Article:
March 15, 2006
New Post Office
(the regular, full size image here)
This photo, taken Tuesday, did not come in a frame. That was my doing. However, I suppose it will end up in one shortly, if not in the Dunham household, then on Representative Kuhl’s wall.
The image, which appeared on the White House website Tuesday, shows Bush signing a bill to rename the Scio, New York post office in honor of Cpl. Jason L. Dunham, who died in Al Anbar Province, April 2004.
Cpl. Dunham has been dead two years next month, possibly just enough time having elapsed to charm Brother, Sis and Mom with this signed proclamation from America’s head cheerleader. (Dad, on the other hand, is not so quick to be bought off, managing to give himself to the camera with some genuine complexity.)
In what feels like a rush to create the evidence of compassion, the White House gathers the family in an airport lounge. Without a thought as to composition, Dad’s head nearly hits the picture’s edge; the image falls away toward a bare corner; a low hanging picture has an airplane pointed at Brother’s head; and the shot is cluttered up with random chairs, one clearly holding the Dunham’s plopped-down effects. (It’s a picky additional point, but the White House caption also has the parent’s names out of order.)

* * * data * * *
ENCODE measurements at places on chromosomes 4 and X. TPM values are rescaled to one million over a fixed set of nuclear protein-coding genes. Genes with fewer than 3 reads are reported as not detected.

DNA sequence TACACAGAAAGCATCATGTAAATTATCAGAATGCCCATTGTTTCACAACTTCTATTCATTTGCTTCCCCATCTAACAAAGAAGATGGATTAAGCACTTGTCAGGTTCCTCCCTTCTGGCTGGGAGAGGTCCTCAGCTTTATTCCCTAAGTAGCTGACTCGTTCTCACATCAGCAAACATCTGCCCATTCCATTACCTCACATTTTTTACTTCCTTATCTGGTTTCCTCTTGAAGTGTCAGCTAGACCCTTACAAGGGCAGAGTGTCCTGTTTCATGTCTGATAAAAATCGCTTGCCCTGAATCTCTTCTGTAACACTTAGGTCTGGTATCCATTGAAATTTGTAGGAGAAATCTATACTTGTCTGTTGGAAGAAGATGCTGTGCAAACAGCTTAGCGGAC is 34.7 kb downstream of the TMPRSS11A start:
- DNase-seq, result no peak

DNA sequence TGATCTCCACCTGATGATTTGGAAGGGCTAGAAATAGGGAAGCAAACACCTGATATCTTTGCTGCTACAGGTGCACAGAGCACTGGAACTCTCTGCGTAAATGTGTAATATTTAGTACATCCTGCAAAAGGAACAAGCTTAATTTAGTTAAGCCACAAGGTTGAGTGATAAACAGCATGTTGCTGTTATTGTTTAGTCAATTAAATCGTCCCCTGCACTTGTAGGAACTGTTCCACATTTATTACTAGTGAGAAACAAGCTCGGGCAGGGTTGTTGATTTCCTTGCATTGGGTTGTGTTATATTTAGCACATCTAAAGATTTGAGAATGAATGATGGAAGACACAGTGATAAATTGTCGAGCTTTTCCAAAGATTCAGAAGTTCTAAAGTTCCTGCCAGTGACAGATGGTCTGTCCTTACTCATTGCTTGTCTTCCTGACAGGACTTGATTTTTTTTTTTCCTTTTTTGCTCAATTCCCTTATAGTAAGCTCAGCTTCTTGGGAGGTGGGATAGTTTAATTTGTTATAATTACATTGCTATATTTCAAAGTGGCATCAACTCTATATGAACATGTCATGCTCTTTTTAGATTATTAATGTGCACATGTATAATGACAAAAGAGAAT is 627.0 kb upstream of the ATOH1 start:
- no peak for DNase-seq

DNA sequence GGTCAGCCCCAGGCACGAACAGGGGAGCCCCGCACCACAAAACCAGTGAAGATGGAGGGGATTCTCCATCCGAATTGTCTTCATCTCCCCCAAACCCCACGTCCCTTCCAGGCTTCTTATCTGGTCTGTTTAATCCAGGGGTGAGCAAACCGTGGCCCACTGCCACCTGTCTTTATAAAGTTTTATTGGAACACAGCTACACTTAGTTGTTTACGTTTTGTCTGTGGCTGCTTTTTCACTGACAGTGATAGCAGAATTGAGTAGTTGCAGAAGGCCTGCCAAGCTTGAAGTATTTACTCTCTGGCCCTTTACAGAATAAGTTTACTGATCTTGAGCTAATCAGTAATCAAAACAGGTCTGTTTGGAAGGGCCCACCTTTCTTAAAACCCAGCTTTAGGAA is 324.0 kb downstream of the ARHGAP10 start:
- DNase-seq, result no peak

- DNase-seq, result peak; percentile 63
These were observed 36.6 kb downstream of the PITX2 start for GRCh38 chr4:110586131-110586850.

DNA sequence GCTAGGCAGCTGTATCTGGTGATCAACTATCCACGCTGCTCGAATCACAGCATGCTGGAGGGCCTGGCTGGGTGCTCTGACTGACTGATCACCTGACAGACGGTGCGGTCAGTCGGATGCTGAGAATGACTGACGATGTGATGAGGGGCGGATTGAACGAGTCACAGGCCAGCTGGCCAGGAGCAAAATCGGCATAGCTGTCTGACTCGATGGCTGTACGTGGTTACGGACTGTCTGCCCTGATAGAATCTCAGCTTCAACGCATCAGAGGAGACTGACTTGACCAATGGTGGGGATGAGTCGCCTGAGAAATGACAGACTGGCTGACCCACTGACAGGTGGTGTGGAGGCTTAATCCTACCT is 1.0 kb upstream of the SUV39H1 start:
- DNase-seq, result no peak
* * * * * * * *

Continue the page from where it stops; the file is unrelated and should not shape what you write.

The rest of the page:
More than anything else, however, the picture feels like a collage. So discrete are the parties, the three individual older men, along with the back three figures, could as well have been spliced together. More significantly, neither Bush nor U.S. Representative John R. “Randy” Kuhl, Jr. (R – New York) seem to have any kind of personal connection to the grieving Dunhams.
Am I being obsessive and unrealistic in isolating such details? Perhaps. But, as a keepsake for a family whose son Bush sent to die, this photo seems reflective of Bush’s attitude toward the war. It’s thrown together, it’s impersonal and it’s primarily gestural — a mundane act of customer relations in the business of war. (…In fact, if there is any life to the photo at all, it might be found in the furrowed brow and slightly tense posture of Rep. Kuhl. Of course, for a Republican congressperson posing with a President with Bush’s popularity ratings, that is a reaction anyone could understand.)
(image; Kimberlee Hewitt/White House. March 14, 2006. Rochester, N.Y. whitehouse.gov)